In Figure 7c, observed is a positive response of P, K, Mg, Mn, Zn, Fe, Cu, and B with the increase of electrical conductivity with significant positive change points that appear for EC > 0.7 mS cm−1 (the minimum value that corresponds to Mg) and up to 2 mS cm−1 (the maximum value that corresponds to P).
Figure 7d shows that P, K, Mg, Mn, Zn, Fe, Cu, and B present a negative response to the increase of pH with significant negative change points (black-filled circles on the black lines) that appear for pH > 7.8 (the minimum value that corresponds to Zn) and up to 8.0 (the maximum value that corresponds to Cu).
The association of the distance from the shoreline dist with K, Mg, Mn, Zn, Fe, Cu, and B introduces the aspect of setting topographic thresholds regarding nutrient deficiencies. Figure 7e shows that all of the aforementioned nutrients present a negative response to the increase of dist with significant negative change points that appear in the dist range between 1 and 2.5 km from the shoreline. P did not have a pure association with dist. On the other hand, NO3N shows a positive response to dist increase with a significant change point that occurs for dist = 4.0 km.
Figure 7f shows that K, Mg, Mn, Zn, Cu, and B present a positive response to the increase of CO3 with significant positive change points that appear for CO3 > 6.5% (the minimum value that corresponds to Cu) and up to 10.3% (the maximum value that corresponds to Zn). On the other hand, P and NO3N show a negative response to CO3 increase with significant negative change points that occur for CO3 = 7% and CO3 = 9.2% for P and NO3N, respectively.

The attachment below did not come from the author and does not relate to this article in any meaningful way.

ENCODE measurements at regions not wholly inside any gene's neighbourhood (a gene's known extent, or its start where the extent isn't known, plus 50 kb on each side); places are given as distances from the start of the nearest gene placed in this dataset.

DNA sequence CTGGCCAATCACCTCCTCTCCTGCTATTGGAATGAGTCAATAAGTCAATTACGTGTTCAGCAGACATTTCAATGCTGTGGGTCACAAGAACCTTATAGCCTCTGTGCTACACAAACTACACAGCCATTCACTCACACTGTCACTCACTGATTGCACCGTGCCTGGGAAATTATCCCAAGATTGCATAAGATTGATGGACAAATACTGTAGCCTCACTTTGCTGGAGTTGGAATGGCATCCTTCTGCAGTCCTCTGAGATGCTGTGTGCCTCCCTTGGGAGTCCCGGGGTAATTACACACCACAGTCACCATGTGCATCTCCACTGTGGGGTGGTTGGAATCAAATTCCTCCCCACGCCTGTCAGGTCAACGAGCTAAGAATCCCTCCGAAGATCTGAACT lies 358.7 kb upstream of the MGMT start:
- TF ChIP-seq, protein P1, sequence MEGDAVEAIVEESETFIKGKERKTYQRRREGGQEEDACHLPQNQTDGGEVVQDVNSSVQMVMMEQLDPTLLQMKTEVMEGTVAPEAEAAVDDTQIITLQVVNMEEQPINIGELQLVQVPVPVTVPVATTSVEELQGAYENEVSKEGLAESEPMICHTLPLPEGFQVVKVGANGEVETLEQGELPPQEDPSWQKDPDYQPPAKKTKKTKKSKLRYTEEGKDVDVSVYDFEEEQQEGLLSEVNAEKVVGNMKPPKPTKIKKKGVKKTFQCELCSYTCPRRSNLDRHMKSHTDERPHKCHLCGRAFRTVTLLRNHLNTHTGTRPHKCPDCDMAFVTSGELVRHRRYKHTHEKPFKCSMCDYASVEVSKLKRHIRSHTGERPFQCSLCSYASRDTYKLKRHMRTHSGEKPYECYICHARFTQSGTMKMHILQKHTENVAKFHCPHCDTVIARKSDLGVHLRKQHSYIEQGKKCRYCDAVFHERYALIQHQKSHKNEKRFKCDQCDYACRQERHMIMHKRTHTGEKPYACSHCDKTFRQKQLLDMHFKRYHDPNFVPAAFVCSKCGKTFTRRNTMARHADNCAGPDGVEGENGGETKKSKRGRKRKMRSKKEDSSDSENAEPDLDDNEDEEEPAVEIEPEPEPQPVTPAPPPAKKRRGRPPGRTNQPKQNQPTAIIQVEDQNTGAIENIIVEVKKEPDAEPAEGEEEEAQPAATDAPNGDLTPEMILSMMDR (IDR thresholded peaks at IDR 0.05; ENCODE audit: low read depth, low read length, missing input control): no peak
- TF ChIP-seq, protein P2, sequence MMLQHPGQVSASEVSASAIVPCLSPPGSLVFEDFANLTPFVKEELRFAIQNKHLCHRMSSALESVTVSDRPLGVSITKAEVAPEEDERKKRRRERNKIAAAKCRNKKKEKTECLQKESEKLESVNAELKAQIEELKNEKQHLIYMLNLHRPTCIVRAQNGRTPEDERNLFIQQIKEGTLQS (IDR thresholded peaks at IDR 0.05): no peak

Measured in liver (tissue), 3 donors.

3.4. Regression Models

In the first step, a typical MLR analysis for each individual target variable (NO3N, P, K, Mg, Fe, Zn, Mn, Cu, and B) using forward selection of descriptor variables (dist, C, OM, CO3, pH, and EC) was performed in order to select the statistically significant descriptor variables for developing the final form of MLR models. The final form of the typical MLR models for each target variable was used for repeating MLR with bootstrapping (Boot-MLR). The results of Boot-MLR for each target variable are given in Table 3.
Based on the results of Table 3, the models were all significant (according to the p-value). The robustness of the Boot-MLR models of each target variable was ranked based on the adjusted R2 for the respective degrees of freedom (R2adj.df) as follows K > Mg > Cu > P > Mn > Fe > Zn > B > NO3N.
In the second step, the selected descriptors of the typical MLR models for each target variable were used for repeating Ridge-MLR with standardized values. The values of the estimated regression Ridge-MLR coefficients are given in Figure 8.
The models, but also the coefficients, of Boot-MLR (Table 3) and Ridge-MLR (Figure 8) are all statistically significant; however, the models’ majority presents a medium-to-low predictive accuracy according to R2adj.df. This indicates that the models can mostly be used to predict the possible trends and the possible negative or positive effect of a descriptor variable rather than to be directly used for predicting precise values of target variables. Figure 8 provides an alternative perspective of the descriptor variables effect, which is in accordance with the RDA (Figure 6b) and TITAN (Figure 7) results. The additional information that is given by Figure 8, compared to RDA and TITAN, provides a comparison between the relative effects of the descriptor variables on each target variable.
In the case of using the MLR models for predicting the value and not the trend of a target variable, an R2adj.df < 0.5 suggests a high risk of predictive accuracy. The MLR models that show R2adj.df ≥ 0.5 are those of the K, Mg, Cu, and P parameters (Table 3). Mg and Cu did not show deficiency in ~100% of the pilot total area (Table 2). For this reason, special attention should be paid to the MLR models of K and P, which are macronutrients and constitute basic elements in N–P–K mixtures of fertilizers.

4. Discussion

4.1. The Role of Each Type of Analysis in Developing Efficient Integrated Interventions for Improving Soil Quality and Productivity

This study provided different types of analysis that can be used to develop effective integrated management schemes. The role of each analysis is described in the following paragraphs.